Testosterone check after Radiation and lupron

Posted by borudds @borudds, Oct 6 6:17pm

I am 73 and am ( was ) in good shape. Worked our pretty hard 6 days/ wk. for over 40 years. I had been on TRT for approx.18 months with a T level between 490 and 510 the past year. I was diagnosed with prostate cancer via a prostate biopsy in Feb. of '20. Prostate biopsy had 1 positive out of 12. It was a 3+3 Gleason score of 6. I had a 16 week Lupron injection on April 14th and started 39 radiation treatments on June 10. I had a 12 week Lupron injection on Aug. 4 and the last radiation treatment of Aug.5. My nuclear bone scan, Prostate MRI, Spine MRI and Pelvis/Abdomen CT scan were all negative. I just had my first follow up blood work last week. My PSA was 20 and it is now .2. My medical oncologist gave me orders for my next PSA in 6 months and said that my next Lupron ( 12 week ) shot on Oct. 27 will be the last one. He originally indicated I would be on Lupron for 18 months but this will just get me to 40 weeks. ( fine with me ) My question concerns the fact that he told me he doesn't believe there is any need to check my testosterone level. I thought that was the key reason for the Lupron injections. Has anyone else gone through this process without knowing what your testosterone level has become?

It has just been a month over a year since my last Radiation Oncology treatment.. They did the 20 treatments in the summer of 2019. I had only one shot of the Lupron at Mayo MN in about April of that year.. then we waited 2 months before radiation. After my Radiation and PSA around o.5 the Oncologist optioned for NOT giving me a second Lupron shot.. I am 83 now.. My Oncologist is at a central Iowa Clinic but he had trained with the Mayo MN Doctor.. The Machines were to be similar so I opted to do the daily Radiation in Central Iowa.. I never knew what my Testosterone levels were either from Mayo or the Central Iowa Clinic.. I had not bothered to inquire.. but I will go on My Chart and ask.. perhaps you are being treated at a clinic that uses Epic and you can simply email you doctor with a non-emergency question.. Ken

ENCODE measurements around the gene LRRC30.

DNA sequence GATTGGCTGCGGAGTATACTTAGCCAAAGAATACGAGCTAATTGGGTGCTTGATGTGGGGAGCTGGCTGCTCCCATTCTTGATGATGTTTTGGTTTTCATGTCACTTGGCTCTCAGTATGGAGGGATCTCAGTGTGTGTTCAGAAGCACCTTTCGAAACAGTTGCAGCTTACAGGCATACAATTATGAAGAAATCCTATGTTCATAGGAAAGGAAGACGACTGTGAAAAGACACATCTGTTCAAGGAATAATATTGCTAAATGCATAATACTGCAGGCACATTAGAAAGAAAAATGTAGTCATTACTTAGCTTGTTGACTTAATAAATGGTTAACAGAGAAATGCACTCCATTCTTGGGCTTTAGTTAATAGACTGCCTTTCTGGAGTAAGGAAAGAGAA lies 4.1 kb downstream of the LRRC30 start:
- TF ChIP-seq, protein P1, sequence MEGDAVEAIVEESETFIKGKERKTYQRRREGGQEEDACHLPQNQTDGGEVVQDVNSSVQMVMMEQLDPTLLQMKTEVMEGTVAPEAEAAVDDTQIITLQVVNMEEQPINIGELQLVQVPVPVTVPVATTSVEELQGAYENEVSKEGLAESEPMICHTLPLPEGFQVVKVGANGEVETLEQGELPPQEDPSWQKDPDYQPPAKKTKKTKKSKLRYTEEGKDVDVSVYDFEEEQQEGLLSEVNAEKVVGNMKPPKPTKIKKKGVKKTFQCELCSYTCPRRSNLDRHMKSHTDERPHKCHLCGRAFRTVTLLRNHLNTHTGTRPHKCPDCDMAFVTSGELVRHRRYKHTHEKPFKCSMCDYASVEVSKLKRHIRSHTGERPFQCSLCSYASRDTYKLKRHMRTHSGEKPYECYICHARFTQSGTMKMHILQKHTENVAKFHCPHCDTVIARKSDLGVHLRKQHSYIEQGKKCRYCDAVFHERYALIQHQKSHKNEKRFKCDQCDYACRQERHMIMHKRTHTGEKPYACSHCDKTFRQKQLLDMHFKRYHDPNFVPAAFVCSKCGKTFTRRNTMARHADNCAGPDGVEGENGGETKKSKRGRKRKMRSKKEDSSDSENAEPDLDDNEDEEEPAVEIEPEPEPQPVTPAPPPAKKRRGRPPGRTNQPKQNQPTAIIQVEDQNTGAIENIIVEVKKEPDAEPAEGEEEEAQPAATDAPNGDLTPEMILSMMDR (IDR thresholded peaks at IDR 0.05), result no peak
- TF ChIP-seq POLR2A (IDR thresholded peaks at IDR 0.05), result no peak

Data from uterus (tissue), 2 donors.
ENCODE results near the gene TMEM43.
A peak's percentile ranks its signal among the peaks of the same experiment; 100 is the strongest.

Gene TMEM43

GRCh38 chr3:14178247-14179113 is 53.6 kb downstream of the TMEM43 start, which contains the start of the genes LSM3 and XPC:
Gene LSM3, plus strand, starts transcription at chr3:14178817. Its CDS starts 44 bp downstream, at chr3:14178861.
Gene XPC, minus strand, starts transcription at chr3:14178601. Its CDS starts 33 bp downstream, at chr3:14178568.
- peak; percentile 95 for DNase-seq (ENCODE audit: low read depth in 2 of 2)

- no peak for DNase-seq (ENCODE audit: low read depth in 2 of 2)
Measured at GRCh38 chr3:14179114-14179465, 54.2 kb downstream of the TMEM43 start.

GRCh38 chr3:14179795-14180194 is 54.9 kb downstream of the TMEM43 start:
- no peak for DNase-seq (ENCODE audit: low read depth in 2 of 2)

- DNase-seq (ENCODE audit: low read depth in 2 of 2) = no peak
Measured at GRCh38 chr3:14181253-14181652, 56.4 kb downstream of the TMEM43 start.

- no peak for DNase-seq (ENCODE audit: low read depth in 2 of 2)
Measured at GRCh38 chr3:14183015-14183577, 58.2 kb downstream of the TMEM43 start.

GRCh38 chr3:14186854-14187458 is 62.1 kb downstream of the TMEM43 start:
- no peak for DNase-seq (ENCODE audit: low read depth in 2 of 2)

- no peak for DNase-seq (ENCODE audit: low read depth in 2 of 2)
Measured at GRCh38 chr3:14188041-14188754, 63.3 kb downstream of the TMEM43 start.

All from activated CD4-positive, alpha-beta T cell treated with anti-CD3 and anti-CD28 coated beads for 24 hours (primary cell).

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@ken82

It has just been a month over a year since my last Radiation Oncology treatment.. They did the 20 treatments in the summer of 2019. I had only one shot of the Lupron at Mayo MN in about April of that year.. then we waited 2 months before radiation. After my Radiation and PSA around o.5 the Oncologist optioned for NOT giving me a second Lupron shot.. I am 83 now.. My Oncologist is at a central Iowa Clinic but he had trained with the Mayo MN Doctor.. The Machines were to be similar so I opted to do the daily Radiation in Central Iowa.. I never knew what my Testosterone levels were either from Mayo or the Central Iowa Clinic.. I had not bothered to inquire.. but I will go on My Chart and ask.. perhaps you are being treated at a clinic that uses Epic and you can simply email you doctor with a non-emergency question.. Ken

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Ken, I have sent a message to my medical oncologist (sent on late afternoon this past Monday ) and have not received an answer at this point. I'm not looking to do something that will negatively affect me but I want to know the testosterone level. By the way, I went daily for my 39 sessions of radiation. I was lucky that the cancer center is only 15 minutes from me. Good luck.

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Hi Ken! I am same age and have been on Lupron for 30 months. I declined on radiation and take Rick Simpson Oil daily in the evening as a natural alternative. I take my PSA monthly along with my Testo. I do this to keep track on the effectiveness of the Lupron. All is well but if it were me I would not wait 6 months. I would do it at least every 3 months and demand from your Dr that you want both tests. It’s your right to advocate for your own health and be insistent. If you have objections from your Dr find a new one.

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Time to throw the BS penalty flag on your medical team.

When I was doing 18 months of ADT, six cycles of taxotere and 25 more IMRT after a C11 Choline scan in January 17 showed four PLNS but no organ or bone activity (I had surgery in March 2014 and SRT in March 2016) my urologist did not want to measure my T. I threw the BS penalty flag, explained why it was important and he said ok.

Here's why…